This statement should explain why we have designed and scoped the feature a certain way (and NOT other ways). It describes the test that you have given users what they want in service of the goal. When done well (e.g. “Users who see several product photos will abandon the page at a lower rate than others”), this statement also:

  • Surfaces assumptions to be questioned or agree are good risks to take
  • Limits the scope of stakeholder input to what will most test-ably address the goal
  • Stops irrelevant pushback/scope creep from tangential ideas

If you are the PM, when you state and prove/disprove a hypothesis, you achieve two selfish aims as well: it makes you more responsible for any eventual success, and makes everyone happy with the process even when a project fails to meet its goal.

Can we prove it works?

This is the single datapoint that captures success, and it can be qualitative or quantitative. Sometimes hard data just isn’t going to be realistically available when you need it — but having no proof point means no way of declaring victory, moving on from failure, or learning what worked. So, make sure Product picks the approach that makes the most sense for the given feature — draft the dream press release, describe the number that changes, capture the survey outcome, write the quote you would want to see from user testers, social media, whatever. Whatever it is, if the data point is “SMART”: Specific, Measurable, Achievable, Relevant, Time-bound, it’s good enough.

What now?

What will you do with this information from this datapoint once you get it? Just flip to the other campaign? Do research on users or other metrics to understand true impact? Yank the product? The range of responses tells you how much of the project budget should go into specifically tracking the performance data, and if existing data will work as a close-enough proxy, that’s more time you can spend elsewhere. Answering this question upfront most importantly helps manage expectations (like how much time might be needed to monitor and improve after initial launch) and keeps nerves calm with ready contingency plans for when things go wrong.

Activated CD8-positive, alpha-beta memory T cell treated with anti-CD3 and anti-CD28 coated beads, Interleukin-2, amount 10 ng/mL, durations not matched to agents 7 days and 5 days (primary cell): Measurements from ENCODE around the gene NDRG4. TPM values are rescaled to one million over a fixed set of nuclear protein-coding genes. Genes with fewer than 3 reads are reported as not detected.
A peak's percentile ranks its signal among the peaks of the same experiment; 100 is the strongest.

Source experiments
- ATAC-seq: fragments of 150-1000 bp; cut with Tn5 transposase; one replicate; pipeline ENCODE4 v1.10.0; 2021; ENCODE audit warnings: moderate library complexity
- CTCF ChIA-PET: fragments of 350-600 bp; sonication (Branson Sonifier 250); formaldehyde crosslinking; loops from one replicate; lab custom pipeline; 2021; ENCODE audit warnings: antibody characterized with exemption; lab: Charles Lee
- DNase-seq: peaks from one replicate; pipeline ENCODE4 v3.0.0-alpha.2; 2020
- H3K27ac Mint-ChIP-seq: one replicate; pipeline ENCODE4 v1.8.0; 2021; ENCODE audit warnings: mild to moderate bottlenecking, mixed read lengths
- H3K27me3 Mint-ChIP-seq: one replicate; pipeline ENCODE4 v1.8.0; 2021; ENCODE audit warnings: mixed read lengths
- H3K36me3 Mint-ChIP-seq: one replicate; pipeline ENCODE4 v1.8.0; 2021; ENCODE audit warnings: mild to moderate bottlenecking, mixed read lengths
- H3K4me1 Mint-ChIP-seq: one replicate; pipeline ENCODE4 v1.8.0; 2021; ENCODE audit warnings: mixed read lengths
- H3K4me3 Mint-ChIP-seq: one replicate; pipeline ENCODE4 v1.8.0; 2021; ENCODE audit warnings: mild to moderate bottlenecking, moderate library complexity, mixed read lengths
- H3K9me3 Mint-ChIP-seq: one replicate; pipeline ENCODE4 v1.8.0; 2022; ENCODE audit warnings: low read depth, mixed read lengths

Does it matter?

Why do something that you can’t tie back to one of a very few key business metrics in a clear and logical (even if indirect) way? There are only a couple that can matter: Incremental orders, new customers, profit. Maybe staff retention, or Internal Rate of Return, or a social-good outcome in unique cases, but it’s not revenue without cost, or pageviews without lifetime value. Comparing and connecting these things even when they’re differently denominated is how you know the investment level is proper and how tradeoffs can be captured (lower funnel conversion is OK if there’s more total profit at the bottom).

These are questions that have obviously broader utility than just software product management. But when you’re trying to build something useful that didn’t exist before in an industry that is only about one generation old, addressing fundamental uncertainty with basic questions is crucial to avoid getting trapped in an echo chamber. Whether that echo comes from Silicon Valley or merely whoever is loudest on your team, answering these 5 questions demonstrably cuts through the noise and offers a path to delivering value as effectively as possible.